# This iterative series converges and I don't understand why

I am learning about the Metropolis Monte Carlo methods for applications in statistical thermodynamics and I wrote a small portion of code for the purposes of figuring something out. Turns out the dynamics of my loop were more interesting than expected. The loop is:

import numpy as np
tot = 0
k = 0.5
n = 100000
for i in range(n):
rng = np.random.rand()
if rng > k:
tot+=rng
k = rng
else:
tot-=rng
k = rng
print(tot)


When you run this code for large n, it seems to converge to the figure 1/6*n (so for n = 1000, you would expect to get a value that falls around 166).

I understand why the output value is positive, since for a given random number that is greater than the preceding k value, you can't get a subsequent value for 'rng' that takes away more than what was added. This effectively introduces a positive pressure on the system.

Furthermore, if a large number (a number close to one) was just added, you'll likely end up with a number taken away (since k becomes rng, which was large (close to one) so the chances of the next random number being greater than it is low, so the chances of the subsequent contribution to the 'tot' value being negative is high). This constraint imposes a 'braking force' on the system.

Honestly when I first saw this I thought it would be trivial to decipher, but what appeared to be simple at first has left me scratching my head. If someone that's better than me at maths could find an analytical solution to this (in the limit that n is large), I'd be very happy to see it.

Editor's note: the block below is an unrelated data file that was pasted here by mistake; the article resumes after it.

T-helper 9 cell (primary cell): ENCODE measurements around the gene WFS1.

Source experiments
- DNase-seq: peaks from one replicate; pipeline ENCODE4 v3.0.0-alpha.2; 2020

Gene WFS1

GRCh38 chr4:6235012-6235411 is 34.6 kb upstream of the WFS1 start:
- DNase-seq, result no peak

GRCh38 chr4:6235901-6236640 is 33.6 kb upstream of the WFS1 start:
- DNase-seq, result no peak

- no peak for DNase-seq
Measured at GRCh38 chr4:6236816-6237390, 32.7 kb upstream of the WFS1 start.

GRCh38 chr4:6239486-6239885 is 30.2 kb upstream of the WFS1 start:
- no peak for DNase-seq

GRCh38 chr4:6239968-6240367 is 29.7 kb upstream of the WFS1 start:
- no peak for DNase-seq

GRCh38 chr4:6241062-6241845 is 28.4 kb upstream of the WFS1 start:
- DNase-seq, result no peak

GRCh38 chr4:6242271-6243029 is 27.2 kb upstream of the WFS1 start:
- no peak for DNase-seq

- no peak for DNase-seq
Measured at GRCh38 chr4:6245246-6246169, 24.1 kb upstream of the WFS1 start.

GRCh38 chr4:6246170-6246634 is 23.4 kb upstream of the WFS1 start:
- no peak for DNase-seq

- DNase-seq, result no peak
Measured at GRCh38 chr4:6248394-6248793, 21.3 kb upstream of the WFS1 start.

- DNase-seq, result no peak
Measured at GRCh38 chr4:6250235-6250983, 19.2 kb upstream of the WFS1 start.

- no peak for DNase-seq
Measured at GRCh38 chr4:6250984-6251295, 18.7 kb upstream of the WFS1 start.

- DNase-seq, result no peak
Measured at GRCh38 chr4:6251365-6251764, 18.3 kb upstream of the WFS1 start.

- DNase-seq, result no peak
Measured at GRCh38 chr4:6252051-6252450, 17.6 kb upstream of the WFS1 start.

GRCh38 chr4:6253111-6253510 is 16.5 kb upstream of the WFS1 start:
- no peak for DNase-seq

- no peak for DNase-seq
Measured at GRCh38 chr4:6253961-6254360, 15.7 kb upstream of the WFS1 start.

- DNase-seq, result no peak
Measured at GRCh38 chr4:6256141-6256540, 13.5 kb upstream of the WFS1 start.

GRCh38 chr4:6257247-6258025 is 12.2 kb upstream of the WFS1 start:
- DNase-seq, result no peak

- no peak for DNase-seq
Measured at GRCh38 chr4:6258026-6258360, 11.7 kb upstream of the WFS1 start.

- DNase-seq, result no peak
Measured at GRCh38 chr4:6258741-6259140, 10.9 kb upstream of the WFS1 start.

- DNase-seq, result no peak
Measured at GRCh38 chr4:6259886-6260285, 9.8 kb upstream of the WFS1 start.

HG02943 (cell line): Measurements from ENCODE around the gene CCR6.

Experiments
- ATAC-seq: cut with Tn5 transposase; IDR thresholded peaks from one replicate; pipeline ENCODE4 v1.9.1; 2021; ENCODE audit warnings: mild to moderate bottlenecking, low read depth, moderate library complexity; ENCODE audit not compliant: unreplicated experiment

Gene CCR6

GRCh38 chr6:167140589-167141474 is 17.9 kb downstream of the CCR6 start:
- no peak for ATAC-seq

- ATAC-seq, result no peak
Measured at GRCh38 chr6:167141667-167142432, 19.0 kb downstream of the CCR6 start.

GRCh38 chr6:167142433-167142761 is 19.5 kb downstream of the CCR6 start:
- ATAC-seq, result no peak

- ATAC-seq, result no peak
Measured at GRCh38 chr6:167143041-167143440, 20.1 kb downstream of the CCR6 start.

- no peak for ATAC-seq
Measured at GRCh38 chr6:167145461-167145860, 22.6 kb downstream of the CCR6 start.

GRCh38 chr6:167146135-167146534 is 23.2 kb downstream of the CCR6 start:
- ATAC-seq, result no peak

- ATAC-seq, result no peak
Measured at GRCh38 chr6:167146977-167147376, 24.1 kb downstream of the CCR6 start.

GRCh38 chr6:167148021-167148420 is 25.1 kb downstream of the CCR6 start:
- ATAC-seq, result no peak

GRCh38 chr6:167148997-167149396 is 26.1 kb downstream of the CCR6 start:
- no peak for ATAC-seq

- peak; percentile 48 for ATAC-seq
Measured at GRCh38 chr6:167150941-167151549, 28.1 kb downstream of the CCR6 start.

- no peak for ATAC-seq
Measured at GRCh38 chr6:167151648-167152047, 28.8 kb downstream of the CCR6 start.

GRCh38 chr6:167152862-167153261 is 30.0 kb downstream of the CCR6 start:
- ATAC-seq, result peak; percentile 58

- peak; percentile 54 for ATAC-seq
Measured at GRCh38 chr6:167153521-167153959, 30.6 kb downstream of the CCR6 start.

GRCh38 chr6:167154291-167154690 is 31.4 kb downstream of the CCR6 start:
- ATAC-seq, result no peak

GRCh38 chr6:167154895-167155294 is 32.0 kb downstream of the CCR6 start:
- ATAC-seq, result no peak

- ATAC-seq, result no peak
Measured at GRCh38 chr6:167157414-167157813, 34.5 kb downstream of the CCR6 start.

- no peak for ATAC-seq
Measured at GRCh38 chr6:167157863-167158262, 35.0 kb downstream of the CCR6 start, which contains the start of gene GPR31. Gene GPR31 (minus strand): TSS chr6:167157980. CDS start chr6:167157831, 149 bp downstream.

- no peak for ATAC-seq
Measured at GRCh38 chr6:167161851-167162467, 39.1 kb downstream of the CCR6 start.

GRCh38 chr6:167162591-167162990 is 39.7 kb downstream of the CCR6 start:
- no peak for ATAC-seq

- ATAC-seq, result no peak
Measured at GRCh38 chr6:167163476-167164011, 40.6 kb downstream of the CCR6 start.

Lastly, perhaps this post is in the wrong thread. If so, please could you let me know of a more suitable location to post it!

• If you ever need to generate random numbers in Python without access to numpy, consider using random.random instead of numpy.random.rand.
– J.G.
Commented Jan 30, 2022 at 15:00

Since k is updated regardless, it’s just uniformly distributed. The probability of moving down is of course $$k$$, with an expected change of $$-k/2$$; the up possibility is similar. As such,
\begin{align} \mathrm{E}(\Delta tot)&=\int_0^1 \left(\frac{-k}2k+\frac{1+k}2(1-k)\right)\,dk\\ &=\int_0^1 \left(\frac12-k^2\right)\,dk=\frac12-\frac13=\frac16 \end{align}
Intuitive understanding might be aided by recognizing that the expected change when $$k=1/2$$ (as initially) is $$1/4$$, since the two directions are equally likely but the upward movement is on average three times as large.
• @Ihatecoding: You don’t quite “assume” the midpoint; it’s just obviously the expected value conditioned on one movement direction. Yes, k is just uniformly distributed since it’s always the previous value of rng; the assumption of large n comes in only in that we ignore the (negative) correlation between each overlapping pair of successive steps and the non-random initial k. Commented Jan 30, 2022 at 15:16